Philosophy of Science: The Best Introductory Resources

This page features a collection of the best resources on the philosophy of science. Just to be clear, there is no single best resource on the philosophy of science. The best one will depend on your preferred learning style and the amount of time you want to spend learning about it.

To get started, simply choose one of the links below:

If you want a comprehensive overview of the scientific method:

“Science is an enormously successful human enterprise. The study of scientific method is the attempt to discern the activities by which that success is achieved. Among the activities often identified as characteristic of science are systematic observation and experimentation, inductive and deductive reasoning, and the formation and testing of hypotheses and theories. How these are carried out in detail can vary greatly, but characteristics like these have been looked to as a way of demarcating scientific activity from non-science, where only enterprises which employ some canonical form of scientific method or methods should be considered science (see also the entry on science and pseudo-science). On the other hand, more recent debate has questioned whether there is anything like a fixed toolkit of methods which is common across science and only science. . . .”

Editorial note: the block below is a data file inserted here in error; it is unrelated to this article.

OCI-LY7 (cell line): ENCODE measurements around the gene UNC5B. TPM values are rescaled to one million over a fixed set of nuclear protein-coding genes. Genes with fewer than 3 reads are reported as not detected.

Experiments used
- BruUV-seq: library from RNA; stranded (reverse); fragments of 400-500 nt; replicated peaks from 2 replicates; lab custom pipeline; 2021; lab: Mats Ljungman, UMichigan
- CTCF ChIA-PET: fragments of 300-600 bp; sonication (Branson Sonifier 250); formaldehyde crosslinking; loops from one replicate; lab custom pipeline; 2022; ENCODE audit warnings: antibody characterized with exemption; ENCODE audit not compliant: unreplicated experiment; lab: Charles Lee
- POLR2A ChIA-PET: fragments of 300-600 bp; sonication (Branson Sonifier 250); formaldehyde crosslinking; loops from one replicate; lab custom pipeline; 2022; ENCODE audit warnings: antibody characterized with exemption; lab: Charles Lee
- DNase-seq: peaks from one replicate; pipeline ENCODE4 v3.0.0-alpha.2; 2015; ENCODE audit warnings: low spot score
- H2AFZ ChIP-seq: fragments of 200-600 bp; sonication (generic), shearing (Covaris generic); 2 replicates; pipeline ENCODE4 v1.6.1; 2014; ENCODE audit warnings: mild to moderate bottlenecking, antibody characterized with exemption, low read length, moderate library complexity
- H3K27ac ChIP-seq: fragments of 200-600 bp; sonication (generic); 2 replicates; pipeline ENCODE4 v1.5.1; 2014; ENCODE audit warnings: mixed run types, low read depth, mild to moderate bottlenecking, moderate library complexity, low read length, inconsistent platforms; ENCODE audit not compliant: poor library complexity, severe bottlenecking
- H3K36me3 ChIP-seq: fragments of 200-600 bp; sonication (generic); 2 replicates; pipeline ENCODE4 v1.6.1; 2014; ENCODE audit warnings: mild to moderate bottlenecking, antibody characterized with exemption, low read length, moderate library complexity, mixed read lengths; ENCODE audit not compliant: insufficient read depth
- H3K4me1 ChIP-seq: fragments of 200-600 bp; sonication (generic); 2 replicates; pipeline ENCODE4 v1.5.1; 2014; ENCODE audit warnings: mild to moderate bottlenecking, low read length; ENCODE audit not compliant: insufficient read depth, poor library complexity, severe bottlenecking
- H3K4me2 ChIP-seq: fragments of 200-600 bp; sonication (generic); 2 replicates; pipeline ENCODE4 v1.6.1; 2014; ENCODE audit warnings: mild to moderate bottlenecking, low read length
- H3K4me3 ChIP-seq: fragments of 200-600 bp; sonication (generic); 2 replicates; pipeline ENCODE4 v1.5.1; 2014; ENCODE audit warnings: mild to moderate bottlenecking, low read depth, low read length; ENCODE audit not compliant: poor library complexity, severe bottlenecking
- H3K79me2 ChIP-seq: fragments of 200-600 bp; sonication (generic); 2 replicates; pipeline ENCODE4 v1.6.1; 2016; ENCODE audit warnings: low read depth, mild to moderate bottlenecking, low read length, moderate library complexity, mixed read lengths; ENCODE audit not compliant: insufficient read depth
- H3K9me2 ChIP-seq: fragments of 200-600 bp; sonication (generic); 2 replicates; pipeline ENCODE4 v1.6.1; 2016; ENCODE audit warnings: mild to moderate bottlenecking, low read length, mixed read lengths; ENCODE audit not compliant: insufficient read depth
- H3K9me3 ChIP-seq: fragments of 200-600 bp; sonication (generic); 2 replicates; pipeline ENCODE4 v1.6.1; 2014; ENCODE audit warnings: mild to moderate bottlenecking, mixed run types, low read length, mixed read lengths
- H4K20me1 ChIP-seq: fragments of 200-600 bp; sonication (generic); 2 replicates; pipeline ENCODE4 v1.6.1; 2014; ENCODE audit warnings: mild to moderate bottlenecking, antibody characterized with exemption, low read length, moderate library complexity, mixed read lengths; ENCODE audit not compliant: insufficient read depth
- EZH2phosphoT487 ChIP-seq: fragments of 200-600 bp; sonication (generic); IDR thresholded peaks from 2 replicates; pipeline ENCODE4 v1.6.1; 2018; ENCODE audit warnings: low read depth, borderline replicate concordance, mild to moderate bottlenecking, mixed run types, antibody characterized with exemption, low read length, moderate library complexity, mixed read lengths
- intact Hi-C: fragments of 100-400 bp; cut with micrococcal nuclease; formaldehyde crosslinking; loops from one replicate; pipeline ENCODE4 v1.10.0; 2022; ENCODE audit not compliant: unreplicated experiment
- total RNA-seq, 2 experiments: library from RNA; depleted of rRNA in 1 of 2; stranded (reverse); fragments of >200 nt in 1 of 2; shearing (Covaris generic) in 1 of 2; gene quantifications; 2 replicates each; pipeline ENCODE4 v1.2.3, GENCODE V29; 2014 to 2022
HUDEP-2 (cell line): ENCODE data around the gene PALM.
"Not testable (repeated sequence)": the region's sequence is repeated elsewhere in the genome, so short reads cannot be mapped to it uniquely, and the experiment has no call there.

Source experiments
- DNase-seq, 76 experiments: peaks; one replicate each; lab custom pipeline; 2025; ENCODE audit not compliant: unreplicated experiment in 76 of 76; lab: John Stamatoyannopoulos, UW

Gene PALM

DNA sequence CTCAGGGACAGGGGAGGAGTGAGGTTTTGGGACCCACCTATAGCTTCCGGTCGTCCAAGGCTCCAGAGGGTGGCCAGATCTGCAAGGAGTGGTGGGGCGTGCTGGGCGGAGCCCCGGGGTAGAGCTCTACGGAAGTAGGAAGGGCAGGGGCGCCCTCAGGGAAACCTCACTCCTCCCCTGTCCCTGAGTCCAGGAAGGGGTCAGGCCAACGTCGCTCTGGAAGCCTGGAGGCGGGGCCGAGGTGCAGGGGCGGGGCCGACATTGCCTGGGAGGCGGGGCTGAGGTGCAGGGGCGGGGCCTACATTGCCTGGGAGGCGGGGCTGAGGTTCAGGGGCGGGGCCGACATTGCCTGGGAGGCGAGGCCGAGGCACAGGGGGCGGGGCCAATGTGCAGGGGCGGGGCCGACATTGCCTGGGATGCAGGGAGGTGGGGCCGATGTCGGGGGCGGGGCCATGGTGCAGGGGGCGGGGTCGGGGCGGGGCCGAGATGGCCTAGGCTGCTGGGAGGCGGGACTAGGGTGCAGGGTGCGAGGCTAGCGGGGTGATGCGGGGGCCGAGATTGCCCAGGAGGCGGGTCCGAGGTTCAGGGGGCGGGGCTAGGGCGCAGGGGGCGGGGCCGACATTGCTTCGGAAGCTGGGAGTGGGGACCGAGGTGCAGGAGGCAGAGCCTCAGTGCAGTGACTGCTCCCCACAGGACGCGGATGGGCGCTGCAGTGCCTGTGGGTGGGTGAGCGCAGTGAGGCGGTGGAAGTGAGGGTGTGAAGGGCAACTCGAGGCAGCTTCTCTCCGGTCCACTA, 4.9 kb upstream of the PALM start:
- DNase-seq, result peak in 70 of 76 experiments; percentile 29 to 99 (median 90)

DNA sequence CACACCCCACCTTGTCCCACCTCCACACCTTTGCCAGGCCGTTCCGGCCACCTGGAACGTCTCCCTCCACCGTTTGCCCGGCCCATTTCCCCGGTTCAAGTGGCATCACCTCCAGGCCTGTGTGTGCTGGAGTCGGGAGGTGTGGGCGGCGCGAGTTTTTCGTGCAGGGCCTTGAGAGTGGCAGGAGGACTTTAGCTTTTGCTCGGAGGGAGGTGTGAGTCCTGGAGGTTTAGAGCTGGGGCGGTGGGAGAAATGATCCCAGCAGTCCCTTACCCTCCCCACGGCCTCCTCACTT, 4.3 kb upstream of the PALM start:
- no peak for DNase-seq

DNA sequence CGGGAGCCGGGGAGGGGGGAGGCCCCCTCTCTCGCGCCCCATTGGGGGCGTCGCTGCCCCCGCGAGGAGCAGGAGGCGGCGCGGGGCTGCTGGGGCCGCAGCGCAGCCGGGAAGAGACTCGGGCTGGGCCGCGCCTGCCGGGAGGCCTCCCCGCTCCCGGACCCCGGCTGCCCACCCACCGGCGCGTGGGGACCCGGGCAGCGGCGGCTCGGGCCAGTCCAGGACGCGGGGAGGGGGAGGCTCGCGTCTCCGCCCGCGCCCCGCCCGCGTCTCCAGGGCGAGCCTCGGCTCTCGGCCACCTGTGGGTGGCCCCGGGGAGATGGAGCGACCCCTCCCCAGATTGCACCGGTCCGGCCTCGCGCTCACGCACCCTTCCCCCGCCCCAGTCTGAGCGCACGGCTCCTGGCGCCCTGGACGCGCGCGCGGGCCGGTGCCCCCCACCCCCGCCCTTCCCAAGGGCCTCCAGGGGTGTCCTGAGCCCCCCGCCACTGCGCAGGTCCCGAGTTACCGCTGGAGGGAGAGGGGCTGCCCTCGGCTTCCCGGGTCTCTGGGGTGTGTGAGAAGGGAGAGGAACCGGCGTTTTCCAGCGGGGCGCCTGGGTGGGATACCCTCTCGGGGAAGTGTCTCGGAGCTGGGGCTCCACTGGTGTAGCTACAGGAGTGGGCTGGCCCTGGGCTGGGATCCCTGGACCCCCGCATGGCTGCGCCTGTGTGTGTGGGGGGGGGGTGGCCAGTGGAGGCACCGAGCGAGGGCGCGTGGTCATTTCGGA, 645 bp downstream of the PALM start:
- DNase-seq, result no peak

If you’re looking for a somewhat shorter and more engaging introduction:

If you’d prefer a video introduction:

If you prefer audio and podcasts:

If you’d just like to casually browse a few quotes:

While these resources are a great starting point, there’s only so much you can learn by using free online resources. If you want to learn more, check out this list of the Best Books on the Philosophy of Science

The Daily Idea was created to help make learning about philosophy as easy as possible by collecting the best philosophy articles, videos, podcasts, and book recommendations from across the internet and organizing them into one place. You can find a collection of links to these resources and recommendations here or try taking the 52 Book Philosophy Challenge.